# 9.2: Median

- Page ID
- 8759

The median is the middle value after sorting the entire set of values. Let’s use the cleand-up `height_noNA`

variable created above to determine this for the NHANES height data. First we sort the data in order of their values:

`height_sorted <- sort(height_noNA)`

Next we find the median value. If there is an odd number of values in the list, then this is just the value in the middle, whereas if the number of values is even then we take the average of the two middle values. We can determine whether the number of items is even by dividing the length by two and seeing if there is a remainder; we do this using the `%%`

operator, which is known as the *modulus* and returns the remainder:

`5 %% 2`

`## [1] 1`

Here we will test whether the remainder is equal to one; if it is, then we will take the middle value, otherwise we will take the average of the two middle values. We can do this using an if/else structure, which executes different processes depending on which of the arguments are true:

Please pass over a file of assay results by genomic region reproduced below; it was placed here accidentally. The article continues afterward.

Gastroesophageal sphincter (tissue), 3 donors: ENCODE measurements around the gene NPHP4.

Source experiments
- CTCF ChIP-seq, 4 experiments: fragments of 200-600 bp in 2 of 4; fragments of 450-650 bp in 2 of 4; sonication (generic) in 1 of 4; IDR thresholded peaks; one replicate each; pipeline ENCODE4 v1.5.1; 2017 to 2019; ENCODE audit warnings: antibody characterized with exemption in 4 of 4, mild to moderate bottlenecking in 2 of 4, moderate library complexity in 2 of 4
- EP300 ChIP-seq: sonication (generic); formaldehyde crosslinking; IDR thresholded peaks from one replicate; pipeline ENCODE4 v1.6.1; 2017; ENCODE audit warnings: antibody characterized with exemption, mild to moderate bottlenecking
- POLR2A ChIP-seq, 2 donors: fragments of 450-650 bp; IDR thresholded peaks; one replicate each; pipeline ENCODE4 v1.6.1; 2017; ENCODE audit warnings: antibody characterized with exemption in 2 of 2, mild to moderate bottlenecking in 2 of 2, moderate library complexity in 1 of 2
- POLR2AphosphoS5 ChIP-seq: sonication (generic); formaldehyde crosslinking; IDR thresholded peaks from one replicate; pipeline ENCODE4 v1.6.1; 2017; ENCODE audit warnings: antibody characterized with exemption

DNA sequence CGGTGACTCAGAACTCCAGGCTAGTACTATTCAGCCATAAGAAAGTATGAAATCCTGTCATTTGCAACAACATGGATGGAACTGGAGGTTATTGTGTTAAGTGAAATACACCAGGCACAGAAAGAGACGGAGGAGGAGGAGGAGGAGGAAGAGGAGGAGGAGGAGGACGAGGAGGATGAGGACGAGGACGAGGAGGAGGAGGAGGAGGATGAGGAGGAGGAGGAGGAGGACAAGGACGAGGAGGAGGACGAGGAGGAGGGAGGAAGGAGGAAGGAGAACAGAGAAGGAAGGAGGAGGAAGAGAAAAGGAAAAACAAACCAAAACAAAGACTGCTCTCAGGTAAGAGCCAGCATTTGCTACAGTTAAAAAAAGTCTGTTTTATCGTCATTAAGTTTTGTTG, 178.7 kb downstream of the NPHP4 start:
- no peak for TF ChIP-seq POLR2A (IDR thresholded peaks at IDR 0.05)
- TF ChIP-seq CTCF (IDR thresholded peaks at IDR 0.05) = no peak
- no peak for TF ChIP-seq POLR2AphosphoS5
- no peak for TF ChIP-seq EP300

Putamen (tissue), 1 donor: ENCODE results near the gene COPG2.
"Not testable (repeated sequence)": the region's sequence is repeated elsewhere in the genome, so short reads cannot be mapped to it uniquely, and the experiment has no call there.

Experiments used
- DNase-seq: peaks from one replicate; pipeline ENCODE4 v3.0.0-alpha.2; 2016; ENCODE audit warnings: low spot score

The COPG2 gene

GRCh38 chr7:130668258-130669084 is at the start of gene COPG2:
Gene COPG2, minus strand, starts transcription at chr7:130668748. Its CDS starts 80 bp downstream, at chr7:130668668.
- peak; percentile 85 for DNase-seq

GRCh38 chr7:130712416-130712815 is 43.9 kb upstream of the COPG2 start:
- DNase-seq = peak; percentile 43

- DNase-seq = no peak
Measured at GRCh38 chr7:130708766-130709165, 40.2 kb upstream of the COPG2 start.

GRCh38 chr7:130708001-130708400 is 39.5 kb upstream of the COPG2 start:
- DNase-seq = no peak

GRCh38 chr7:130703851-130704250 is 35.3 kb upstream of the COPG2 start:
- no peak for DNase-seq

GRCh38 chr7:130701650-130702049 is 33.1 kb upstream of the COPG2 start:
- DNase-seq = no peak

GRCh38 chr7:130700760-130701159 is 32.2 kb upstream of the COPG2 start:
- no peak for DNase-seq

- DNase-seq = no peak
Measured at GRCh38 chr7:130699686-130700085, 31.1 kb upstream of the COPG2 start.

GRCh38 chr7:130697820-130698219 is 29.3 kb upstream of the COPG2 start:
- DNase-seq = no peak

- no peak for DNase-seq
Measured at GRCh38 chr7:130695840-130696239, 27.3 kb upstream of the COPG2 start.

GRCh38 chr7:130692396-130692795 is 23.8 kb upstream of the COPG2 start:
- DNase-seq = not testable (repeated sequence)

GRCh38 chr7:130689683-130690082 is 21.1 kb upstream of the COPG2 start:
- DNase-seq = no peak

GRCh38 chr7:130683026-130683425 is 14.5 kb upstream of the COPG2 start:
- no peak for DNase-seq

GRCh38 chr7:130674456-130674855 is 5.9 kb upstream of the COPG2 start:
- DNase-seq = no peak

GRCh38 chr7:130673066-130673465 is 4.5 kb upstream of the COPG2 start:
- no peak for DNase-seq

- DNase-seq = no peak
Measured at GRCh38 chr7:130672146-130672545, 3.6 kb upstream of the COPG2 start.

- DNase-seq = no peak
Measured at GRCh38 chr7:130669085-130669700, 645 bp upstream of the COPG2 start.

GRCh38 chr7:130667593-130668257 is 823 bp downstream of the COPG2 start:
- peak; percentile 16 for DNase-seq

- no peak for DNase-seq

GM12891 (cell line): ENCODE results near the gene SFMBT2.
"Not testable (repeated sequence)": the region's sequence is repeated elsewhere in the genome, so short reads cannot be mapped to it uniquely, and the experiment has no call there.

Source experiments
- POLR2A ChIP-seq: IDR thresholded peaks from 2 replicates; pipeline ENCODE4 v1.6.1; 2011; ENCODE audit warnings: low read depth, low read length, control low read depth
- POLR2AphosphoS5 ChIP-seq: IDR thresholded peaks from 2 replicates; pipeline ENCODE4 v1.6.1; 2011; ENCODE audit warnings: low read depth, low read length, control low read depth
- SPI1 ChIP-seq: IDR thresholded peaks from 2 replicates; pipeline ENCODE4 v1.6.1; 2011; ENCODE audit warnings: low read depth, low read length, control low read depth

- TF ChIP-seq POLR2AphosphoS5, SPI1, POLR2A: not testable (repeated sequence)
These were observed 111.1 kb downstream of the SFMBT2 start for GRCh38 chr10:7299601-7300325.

```
if (logical value) {
functions to perform if logical value is true
} else {
functions to perform if logical value is false
}
```

Let’s do this with our data. To find the middle value when the number of items is odd, we will divide the length and then round up, using the `ceiling()`

function:

```
if (length(height_sorted) %% 2 == 1){
# length of vector is odd
median_height <- height_sorted[ceiling(length(height_sorted) / 2)]
} else {
median_height <- (height_sorted[length(height_sorted) / 2] +
height_sorted[1 + length(height_sorted) / (2)])/2
}
median_height
```

`## [1] 165`

We can compare this to the result from the built-in median function:

`median(height_noNA)`

`## [1] 165`